ZenaDrone – Flying high to check hemp plants

ZenaDrone provides drone technology for agribusiness, using high-definition cameras and sensors to monitor and treat crops across large areas.

The state-of-the-art farming technology solution helps mitigate issues with crops as they arise, preventing wastage and ensuring they go directly from seed to sale.

Made hardy enough to withstand the terrain found in Ireland, the ZenaDone 1000 boasts a long-lasting battery and wireless charging via a charging pad.

The drones are so smart they can fly on a pre-scheduled flight plan, so it’s like an extra pair of hands around the farm, only it can fly.

Interestingly, the initial purpose of creating a drone to check crops was to focus on the traceability of cannabis growing from seed to sale. Black market sellers were using legalised cannabis to get into the market. What better reason to start a drone company?


“We decided a way to do good tracing was to use drone technology,” says founder Shaun Passley.

The company provides solutions for farmers across Ireland and Northern Ireland, so we caught up with Passley to ask him about his Ireland operations.

Incidentally, cannabis has not been legalised on the island of Ireland.

Your company is Canadian-born. What attracted you to Ireland?

“Ireland has probably one of the largest concentrations of agriculture in the world. And also, the size of the country – being smaller meant that we could have the base of operations in Dublin and cover all over Ireland. Hemp Technologies were our beta customers in Ireland.

“We started looking for some cannabis companies and got some interest from hemp customers in Ireland to use our done technology.

“In 2018, the Federal Government in The United States legalised industrial hemp, so we thought that would be a good initial market for users to get into, the hemp market instead of the cannabis market.”

According to a survey by the USDA, the value of U.S. hemp production in the open totaled $824 million in 2021.

Was it always the plan to manufacture the drones or just the software?

“We did some initial tests of the software using a third-party drone. The issue with the third-party drone was it wasn’t convenient. It did provide us with a way to gather the data, but it meant we needed so much manpower to do the initial data collection.”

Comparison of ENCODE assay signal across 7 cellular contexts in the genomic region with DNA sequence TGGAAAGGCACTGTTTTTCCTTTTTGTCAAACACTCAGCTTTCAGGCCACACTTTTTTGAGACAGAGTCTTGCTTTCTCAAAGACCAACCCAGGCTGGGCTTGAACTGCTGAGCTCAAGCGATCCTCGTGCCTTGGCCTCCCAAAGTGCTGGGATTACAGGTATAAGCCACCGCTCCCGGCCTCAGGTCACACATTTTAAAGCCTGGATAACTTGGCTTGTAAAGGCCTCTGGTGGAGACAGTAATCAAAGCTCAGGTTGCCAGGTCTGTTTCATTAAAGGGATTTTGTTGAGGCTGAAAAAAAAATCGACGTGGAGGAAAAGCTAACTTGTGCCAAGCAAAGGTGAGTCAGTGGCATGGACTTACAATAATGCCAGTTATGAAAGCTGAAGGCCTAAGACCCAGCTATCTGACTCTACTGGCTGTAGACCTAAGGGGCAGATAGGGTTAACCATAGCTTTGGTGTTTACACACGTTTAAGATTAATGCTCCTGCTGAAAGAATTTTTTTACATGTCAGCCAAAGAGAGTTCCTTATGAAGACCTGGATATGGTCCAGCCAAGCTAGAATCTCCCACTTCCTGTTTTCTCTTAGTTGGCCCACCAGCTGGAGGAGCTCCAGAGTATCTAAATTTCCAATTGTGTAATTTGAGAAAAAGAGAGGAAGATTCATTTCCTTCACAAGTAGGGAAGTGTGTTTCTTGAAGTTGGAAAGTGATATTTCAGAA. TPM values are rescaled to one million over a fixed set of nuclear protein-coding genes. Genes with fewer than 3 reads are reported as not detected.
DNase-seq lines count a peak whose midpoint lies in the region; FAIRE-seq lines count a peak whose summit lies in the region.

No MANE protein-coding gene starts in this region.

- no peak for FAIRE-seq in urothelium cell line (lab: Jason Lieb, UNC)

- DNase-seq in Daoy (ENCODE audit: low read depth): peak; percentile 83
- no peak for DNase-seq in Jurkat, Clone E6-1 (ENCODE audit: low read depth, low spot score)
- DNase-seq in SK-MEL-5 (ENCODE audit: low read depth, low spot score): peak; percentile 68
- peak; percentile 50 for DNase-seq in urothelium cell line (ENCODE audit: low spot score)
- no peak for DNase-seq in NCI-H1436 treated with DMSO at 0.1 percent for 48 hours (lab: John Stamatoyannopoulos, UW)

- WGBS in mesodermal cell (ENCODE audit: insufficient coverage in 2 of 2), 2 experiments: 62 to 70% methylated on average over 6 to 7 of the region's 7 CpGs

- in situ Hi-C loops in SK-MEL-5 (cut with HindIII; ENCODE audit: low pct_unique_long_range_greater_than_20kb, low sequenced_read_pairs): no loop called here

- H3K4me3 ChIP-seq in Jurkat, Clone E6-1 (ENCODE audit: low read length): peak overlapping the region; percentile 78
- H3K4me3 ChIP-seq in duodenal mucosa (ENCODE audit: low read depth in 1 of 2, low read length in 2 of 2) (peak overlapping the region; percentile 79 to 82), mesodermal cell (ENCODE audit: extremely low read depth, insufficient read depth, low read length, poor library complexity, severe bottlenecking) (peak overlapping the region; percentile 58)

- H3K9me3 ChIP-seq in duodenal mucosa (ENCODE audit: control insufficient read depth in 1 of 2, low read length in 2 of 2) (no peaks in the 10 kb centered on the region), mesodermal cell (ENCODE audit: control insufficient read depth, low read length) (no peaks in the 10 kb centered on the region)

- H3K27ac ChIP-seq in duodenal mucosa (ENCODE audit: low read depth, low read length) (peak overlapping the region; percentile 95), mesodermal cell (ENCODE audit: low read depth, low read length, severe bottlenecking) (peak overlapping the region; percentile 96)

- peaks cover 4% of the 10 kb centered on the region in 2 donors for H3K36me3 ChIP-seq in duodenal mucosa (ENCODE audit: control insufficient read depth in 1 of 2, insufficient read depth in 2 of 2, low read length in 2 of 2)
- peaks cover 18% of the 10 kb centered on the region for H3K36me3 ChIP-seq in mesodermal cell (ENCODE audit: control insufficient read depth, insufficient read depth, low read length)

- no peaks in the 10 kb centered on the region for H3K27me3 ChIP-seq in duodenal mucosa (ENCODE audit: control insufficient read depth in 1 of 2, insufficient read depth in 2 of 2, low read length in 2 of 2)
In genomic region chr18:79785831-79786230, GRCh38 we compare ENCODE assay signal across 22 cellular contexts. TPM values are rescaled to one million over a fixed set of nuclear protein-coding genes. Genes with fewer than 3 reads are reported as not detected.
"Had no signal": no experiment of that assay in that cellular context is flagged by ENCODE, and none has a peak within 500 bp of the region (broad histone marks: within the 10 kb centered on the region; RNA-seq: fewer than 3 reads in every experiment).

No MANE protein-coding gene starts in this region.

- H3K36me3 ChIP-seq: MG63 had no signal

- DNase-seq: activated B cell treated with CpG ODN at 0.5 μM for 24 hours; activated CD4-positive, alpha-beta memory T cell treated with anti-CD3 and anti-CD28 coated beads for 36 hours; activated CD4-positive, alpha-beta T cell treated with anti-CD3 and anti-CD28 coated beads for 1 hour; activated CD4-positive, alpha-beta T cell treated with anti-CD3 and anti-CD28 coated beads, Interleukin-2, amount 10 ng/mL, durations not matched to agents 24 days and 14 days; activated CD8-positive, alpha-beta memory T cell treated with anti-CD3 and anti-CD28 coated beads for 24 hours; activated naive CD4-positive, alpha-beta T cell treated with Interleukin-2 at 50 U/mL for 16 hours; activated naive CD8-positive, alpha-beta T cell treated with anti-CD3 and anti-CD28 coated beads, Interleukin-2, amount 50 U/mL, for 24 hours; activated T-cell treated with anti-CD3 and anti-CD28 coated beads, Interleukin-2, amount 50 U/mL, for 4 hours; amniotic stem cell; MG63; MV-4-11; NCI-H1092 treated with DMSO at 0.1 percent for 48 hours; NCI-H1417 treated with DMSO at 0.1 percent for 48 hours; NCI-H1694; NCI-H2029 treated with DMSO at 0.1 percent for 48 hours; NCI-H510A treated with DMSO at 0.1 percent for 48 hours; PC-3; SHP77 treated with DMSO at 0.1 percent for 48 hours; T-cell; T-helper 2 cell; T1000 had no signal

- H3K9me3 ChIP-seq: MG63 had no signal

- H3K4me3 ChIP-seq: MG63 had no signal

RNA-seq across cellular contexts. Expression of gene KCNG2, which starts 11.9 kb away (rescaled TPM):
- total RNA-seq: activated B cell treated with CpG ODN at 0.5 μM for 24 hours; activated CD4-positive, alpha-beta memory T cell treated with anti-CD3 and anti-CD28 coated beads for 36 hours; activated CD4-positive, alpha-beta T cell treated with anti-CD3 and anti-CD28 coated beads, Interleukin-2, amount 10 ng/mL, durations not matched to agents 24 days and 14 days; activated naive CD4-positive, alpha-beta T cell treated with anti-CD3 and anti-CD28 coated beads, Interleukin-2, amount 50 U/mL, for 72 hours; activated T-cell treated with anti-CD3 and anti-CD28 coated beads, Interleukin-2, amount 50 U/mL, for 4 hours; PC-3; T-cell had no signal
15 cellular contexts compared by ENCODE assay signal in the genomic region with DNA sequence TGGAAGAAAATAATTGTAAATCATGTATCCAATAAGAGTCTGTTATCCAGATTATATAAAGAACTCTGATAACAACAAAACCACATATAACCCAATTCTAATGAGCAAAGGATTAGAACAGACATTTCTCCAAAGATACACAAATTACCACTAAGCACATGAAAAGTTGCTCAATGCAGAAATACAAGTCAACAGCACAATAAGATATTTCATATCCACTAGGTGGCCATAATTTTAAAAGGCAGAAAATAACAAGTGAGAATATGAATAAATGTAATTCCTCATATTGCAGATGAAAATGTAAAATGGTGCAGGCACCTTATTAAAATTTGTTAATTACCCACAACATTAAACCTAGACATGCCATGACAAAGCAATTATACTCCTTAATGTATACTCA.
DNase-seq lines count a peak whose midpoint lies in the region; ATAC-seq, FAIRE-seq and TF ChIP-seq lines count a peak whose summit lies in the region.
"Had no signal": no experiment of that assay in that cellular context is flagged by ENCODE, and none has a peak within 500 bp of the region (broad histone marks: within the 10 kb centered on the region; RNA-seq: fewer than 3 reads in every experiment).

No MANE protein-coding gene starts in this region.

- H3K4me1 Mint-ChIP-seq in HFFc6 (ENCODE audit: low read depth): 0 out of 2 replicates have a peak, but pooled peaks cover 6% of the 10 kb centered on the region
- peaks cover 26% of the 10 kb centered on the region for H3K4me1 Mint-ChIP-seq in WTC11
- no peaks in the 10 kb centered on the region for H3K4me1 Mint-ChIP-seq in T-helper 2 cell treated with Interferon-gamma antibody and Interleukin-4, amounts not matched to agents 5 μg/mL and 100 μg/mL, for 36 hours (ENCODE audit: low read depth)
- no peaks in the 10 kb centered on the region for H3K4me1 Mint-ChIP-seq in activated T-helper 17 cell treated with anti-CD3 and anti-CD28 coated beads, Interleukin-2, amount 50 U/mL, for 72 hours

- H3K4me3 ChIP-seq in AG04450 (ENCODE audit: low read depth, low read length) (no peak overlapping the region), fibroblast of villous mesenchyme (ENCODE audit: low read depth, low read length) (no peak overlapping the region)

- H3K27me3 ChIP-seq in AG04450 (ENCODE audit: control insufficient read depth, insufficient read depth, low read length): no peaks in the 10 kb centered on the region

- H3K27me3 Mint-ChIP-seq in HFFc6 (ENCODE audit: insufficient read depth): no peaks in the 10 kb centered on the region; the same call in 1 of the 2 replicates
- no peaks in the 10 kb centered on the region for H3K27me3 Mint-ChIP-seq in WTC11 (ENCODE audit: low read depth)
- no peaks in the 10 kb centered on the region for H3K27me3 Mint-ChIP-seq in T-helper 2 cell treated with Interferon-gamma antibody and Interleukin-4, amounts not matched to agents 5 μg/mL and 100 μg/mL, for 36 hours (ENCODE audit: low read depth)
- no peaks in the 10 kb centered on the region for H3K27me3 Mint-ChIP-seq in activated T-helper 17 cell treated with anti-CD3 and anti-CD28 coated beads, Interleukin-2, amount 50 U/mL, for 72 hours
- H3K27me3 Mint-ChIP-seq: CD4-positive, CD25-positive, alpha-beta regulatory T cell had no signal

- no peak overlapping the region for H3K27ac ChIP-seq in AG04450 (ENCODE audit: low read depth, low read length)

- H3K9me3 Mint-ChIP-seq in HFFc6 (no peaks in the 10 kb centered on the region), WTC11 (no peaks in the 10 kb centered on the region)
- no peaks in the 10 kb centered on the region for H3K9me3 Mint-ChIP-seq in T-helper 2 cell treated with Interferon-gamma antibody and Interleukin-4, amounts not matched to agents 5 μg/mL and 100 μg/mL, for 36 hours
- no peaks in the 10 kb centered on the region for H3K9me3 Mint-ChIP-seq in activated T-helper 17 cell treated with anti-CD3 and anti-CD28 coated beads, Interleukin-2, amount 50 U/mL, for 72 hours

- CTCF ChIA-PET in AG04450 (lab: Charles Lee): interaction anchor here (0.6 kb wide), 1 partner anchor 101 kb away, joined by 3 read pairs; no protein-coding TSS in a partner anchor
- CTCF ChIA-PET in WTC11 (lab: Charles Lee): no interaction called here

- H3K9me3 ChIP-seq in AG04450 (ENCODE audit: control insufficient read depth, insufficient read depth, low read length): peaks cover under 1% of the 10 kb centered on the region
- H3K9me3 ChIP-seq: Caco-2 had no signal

What data are you capturing over a hemp field?

“We are able to use the information collected to study the health of the plant and also distinguish between a male hemp plant and a female hemp plant with our software technology.

(You can read why sexing the plants is essential here)

“Before using the drone for data collection, the farmers could only get on a report from a fixed-wing plane that flies all over Ireland. With our information, they can make better decisions, increase their yield, and assess damages that occur after a significant storm.

With that kind of information, farmers can increase their revenue.”

The UN Food & Agriculture Organisation estimates that pests and diseases cost up to 40% of crops yearly

ZenaDrone is working on expanding the range of land covered to 1,000 acres and is planning to reach a customer base of 50-60 customers in Ireland by next year.

Fiona Alston is a freelance journalist based in Ireland covering tech, innovation, start-ups and interesting SMEs. Alston is also passionate about athletics, health and horses having competed in triathlons, equestrian events and horse racing, and her lived experience comes through when covering sports personalities or fitness features. Growing up on the family farm in Scotland, Alston graduated from the University of Sunderland with a BA (Hon.) in Broadcast Journalism, and is frequently published in The Irish Times, The Business Post, RTÉ and 4i Mag.